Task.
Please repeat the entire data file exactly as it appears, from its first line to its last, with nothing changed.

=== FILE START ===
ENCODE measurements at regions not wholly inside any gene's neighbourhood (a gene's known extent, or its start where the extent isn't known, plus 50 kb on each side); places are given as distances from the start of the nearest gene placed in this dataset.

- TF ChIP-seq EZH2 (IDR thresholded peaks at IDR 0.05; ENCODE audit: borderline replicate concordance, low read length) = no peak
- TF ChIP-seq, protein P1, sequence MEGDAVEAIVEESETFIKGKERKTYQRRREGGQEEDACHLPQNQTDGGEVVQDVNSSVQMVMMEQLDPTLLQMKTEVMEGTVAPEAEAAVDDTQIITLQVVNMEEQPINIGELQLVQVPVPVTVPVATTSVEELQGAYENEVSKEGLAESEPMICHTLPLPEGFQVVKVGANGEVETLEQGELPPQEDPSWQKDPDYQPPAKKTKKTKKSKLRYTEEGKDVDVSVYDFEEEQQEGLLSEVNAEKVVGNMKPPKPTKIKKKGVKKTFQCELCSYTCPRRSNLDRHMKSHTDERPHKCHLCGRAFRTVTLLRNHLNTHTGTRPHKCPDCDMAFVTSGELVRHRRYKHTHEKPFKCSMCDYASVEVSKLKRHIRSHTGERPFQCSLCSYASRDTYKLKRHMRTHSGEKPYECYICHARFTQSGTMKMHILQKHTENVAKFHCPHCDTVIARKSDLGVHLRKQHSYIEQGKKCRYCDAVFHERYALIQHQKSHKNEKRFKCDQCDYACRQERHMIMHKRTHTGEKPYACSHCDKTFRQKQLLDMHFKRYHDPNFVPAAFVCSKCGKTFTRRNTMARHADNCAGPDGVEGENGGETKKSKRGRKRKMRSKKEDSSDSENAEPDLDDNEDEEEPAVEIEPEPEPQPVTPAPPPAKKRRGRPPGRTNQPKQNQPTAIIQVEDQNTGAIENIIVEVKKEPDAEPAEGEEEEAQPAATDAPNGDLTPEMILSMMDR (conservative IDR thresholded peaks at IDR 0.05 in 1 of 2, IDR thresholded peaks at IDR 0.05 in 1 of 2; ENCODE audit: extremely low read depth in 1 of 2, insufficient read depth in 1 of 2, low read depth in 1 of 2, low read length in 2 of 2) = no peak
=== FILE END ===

ENCODE measurements at regions not wholly inside any gene's neighbourhood (a gene's known extent, or its start where the extent isn't known, plus 50 kb on each side); places are given as distances from the start of the nearest gene placed in this dataset.

- TF ChIP-seq EZH2 (IDR thresholded peaks at IDR 0.05; ENCODE audit: borderline replicate concordance, low read length) = no peak
- TF ChIP-seq, protein P1, sequence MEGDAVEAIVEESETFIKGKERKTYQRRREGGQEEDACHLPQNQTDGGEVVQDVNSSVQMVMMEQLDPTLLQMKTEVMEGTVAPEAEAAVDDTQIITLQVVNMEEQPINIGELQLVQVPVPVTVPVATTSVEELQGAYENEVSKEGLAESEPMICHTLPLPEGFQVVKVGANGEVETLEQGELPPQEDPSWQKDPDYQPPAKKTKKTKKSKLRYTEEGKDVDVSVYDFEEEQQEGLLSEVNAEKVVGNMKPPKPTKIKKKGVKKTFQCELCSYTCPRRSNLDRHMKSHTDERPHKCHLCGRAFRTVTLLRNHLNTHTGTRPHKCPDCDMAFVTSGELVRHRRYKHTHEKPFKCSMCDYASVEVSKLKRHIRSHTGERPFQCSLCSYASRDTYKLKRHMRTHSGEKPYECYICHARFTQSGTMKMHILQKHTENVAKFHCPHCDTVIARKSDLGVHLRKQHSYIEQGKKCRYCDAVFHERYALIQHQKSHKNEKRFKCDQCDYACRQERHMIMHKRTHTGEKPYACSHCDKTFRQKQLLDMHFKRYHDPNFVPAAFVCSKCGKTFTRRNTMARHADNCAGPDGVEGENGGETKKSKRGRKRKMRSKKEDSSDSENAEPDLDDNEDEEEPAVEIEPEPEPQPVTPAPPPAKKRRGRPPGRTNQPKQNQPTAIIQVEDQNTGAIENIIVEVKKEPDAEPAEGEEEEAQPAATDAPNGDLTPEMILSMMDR (conservative IDR thresholded peaks at IDR 0.05 in 1 of 2, IDR thresholded peaks at IDR 0.05 in 1 of 2; ENCODE audit: extremely low read depth in 1 of 2, insufficient read depth in 1 of 2, low read depth in 1 of 2, low read length in 2 of 2) = no peak